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Nutrition for the Older Adult By: Julie Thurnau, RD, CNSC Harrisonburg Dietitians, LLC May 7, 2009.

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Presentation on theme: "Nutrition for the Older Adult By: Julie Thurnau, RD, CNSC Harrisonburg Dietitians, LLC May 7, 2009."— Presentation transcript:

1 Nutrition for the Older Adult By: Julie Thurnau, RD, CNSC Harrisonburg Dietitians, LLC May 7, 2009

2 Weight Management To maintain weight or prevent unwanted weight gain you must balance you food intake with what your body needs. How? Intervention: Small Frequent Meals, Balance Food Groups, Decrease Fat and Simple Sugars, Increase Exercise and/or Natural Activity.

3 Diseases That Have Diet Related Interventions Alzheimers Disease Foods that may help prevent or decrease symptoms of Alzheimer s disease include: Vitamin E Fortified cereals (check the label), Nuts such as almonds and hazelnuts, Peanut Butter, Seeds, Sweet potato, Vegetable oils (use sparingly), Whole grains, Wheat germ Omega-3 fatty acids Fatty Fish, olive/canola oils Diet low in Trans Fats (Read Labels) Source: Diet and Alzheimers: What the Research Shows.

4 Cognition and Vitamin B12 Up to 30 percent of adults aged 50 years and older may have atrophic gastritis, an increased growth of intestinal bacteria, and be unable to normally absorb vitamin B 12 in food. They are, however, able to absorb the synthetic vitamin B 12 added to fortified foods Researchers found that a daily supplement providing 2 mg folic acid and 1 mg vitamin B 12, taken for 12 weeks, lowered homocysteine levels by 30%. They also demonstrated that cognitive impairment was significantly associated with elevated plasma total homocysteine. However, the decrease in homocysteine levels seen with the use of vitamin supplements did not improve cognition (Prevention is Key)

5 Food sources of vitamin B 12 Mollusks, Clams, Liver, Beef, Fortified Breakfast Cereals, Rainbow Trout, Salmon, Beef, Yogurt, Haddock, Tuna, Milk, Ham, Eggs, American Cheese, Chicken

6 The main antioxidants found in foods are vitamin C, vitamin E, beta-carotene and selenium. Foods to add to your daily diet that contain these include: Foods Rich in Vitamin C Asparagus, Bell peppers, Broccoli, Brussel sprouts, Cantaloupe Sweet potato, Citrus fruits such as oranges, grapefruit (watch with certain medications), Kiwi, Potatoes with skin, Strawberries, Tomatoes Foods Rich in Vitamin E (already reviewed) What foods have antioxidants?

7 Foods Rich in Beta-carotene (a form of vitamin A) Cantaloupe, Carrots, Collard greens, Kale, Pumpkin, Mango, Mustard greens, Spinach, Sweet potato Foods Rich in Selenium Beef, Brazil Nuts, Brown Rice, Eggs, Fish and Shellfish, Fortified Cereals (check the label), Ham, Poultry, Whole Grains

8 Vitamin D Requirements & Sources Males- 51-70 years- 10 mcg. > 70 years- 15 mcg. Females- 51-70 years- 10 mcg. > 70 years- 15 mcg. Food Sources of Vitamin D mcg. Cod liver oil, 1 Tbsp -34.0 Pacific oysters, 3.5 oz -6.0 Most fish, 3.5 oz -8.0 Vitamin D fortified milk-2.45 Egg, cooked -0.65 Beef, 3.5 oz -0.18 Yogurt, 1 cup-0.10 Cheddar cheese, 1 oz-0.09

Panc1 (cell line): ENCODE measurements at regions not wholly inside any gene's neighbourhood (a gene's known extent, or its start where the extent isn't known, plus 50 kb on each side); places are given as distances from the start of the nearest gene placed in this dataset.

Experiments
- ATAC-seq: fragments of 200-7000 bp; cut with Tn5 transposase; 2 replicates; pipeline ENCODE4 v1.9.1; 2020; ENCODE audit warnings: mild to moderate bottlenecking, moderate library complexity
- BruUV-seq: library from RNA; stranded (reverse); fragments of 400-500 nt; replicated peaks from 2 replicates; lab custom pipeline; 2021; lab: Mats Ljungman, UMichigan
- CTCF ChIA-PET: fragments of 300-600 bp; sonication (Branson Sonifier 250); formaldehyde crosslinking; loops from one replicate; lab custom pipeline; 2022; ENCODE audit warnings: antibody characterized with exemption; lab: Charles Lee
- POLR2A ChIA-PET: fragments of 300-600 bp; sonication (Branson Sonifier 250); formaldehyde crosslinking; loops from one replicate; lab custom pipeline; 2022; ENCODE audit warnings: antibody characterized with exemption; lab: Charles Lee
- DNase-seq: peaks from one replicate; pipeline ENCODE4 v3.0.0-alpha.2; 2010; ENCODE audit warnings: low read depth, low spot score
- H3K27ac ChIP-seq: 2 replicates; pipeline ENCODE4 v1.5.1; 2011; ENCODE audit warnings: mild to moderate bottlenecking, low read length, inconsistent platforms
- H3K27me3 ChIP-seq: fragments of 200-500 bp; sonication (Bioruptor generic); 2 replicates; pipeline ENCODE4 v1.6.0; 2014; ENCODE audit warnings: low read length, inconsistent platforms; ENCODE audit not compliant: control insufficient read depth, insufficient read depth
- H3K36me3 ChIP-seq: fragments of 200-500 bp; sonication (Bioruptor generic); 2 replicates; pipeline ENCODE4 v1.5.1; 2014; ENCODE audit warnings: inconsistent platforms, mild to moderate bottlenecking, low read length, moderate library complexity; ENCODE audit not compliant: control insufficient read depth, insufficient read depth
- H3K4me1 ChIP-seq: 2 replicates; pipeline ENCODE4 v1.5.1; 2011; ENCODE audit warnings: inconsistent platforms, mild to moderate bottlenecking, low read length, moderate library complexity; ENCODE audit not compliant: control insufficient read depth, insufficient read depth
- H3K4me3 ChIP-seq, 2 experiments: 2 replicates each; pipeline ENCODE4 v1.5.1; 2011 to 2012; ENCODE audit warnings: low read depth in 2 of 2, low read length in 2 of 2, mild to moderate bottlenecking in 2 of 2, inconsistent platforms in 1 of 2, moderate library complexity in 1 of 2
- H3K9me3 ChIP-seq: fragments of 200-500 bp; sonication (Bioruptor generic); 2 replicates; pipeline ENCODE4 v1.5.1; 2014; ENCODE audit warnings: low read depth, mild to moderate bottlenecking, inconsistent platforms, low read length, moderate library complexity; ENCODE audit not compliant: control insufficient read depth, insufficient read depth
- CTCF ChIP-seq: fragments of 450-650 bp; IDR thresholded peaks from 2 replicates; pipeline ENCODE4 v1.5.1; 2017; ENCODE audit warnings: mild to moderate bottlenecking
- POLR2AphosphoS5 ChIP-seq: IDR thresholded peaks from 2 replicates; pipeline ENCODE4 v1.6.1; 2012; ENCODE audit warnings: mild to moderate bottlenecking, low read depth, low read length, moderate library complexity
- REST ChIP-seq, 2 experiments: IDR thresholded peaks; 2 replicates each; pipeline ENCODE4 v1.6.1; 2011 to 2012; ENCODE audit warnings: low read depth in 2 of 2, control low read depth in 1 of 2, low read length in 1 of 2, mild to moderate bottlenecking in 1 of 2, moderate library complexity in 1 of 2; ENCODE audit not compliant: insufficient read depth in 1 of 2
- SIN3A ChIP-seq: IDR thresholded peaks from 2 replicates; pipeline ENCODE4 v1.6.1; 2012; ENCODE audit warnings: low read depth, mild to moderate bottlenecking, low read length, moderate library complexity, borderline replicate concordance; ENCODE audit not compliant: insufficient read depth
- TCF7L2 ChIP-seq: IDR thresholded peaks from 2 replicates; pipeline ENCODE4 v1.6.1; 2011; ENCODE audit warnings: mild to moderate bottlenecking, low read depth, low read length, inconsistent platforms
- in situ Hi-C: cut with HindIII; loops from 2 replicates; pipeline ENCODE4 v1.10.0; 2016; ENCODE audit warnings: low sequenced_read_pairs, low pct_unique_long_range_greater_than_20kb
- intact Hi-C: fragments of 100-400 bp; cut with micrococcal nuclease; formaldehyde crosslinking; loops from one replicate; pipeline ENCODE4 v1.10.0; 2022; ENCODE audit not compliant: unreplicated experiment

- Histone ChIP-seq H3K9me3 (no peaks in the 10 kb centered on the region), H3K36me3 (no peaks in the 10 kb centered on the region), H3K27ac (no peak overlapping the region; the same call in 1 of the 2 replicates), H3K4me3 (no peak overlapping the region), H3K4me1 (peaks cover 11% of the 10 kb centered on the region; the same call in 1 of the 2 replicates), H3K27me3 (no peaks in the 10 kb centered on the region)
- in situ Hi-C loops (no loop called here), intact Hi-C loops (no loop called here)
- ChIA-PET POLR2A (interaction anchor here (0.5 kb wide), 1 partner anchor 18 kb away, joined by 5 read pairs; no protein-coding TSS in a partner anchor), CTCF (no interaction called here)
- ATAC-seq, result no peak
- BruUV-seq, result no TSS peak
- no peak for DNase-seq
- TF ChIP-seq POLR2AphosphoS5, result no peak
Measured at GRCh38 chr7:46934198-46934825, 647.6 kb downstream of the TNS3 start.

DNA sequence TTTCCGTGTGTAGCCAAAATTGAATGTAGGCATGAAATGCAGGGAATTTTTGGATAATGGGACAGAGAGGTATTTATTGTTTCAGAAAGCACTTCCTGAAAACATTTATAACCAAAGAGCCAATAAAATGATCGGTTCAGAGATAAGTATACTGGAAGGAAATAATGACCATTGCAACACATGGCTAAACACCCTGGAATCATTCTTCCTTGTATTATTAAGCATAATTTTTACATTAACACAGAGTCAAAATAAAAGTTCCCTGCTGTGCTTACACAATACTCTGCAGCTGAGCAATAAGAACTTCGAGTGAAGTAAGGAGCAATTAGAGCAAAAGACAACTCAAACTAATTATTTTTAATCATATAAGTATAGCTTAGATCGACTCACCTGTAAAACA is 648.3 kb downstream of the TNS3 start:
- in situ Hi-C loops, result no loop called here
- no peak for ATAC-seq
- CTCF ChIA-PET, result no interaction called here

9 Diseases That Have Diet Related Interventions Hypertension or High Blood Pressure Repeated blood pressure exceeding 140 over 90 mmHg (140/90) Chronic hypertension can cause blood vessel changes in the back of the eye (retina), abnormal thickening of the heart muscle, kidney failure, and brain damage. Treated with: regular aerobic exercise, weight reduction (if overweight), salt restriction, and medications.

10 Sodium and Potassium Consume < 2,300 mg (~1 tsp. salt) of sodium per day. Choose and prepare foods with little salt. Avoid processed/canned foods Consume potassium-rich foods, (thought to relax blood vessels and prevent hypertension) such as fruits, vegetables, nuts seeds, legumes

11 Dietary Guidelines for Americans (2005) A Healthy Diet Should: Emphasizes fruits, vegetables, whole grains, and fat- free or low-fat milk and milk products AND Includes lean meats, poultry, fish, beans, eggs, and nuts AND Is low in saturated fats, trans fats, cholesterol, salt (sodium), and added sugars. Source:

12 Food Guide Pyramid

13 Physical Activity Older adults should participate in regular physical activity to reduce functional declines associated with aging – Engage in at least 30 minutes of moderate intensity physical activity most days of the week – More exercise is recommended for weight loss – Before starting a new exercise plan ALWAYS get your physicians approval

14 Nutrition for Aging Follow the Food Guide Pyramid focusing on increasing fruits, vegetables and whole grains Eat a colorful diet If approved, exercise at least 30 minutes most days of the week Control your weight

15 Harrisonburg Dietitians, LLC Teaching you how to make your cake & eat it too! Call 540-437-9575 to make an appointment or visit our website at for more nutrition information / online class

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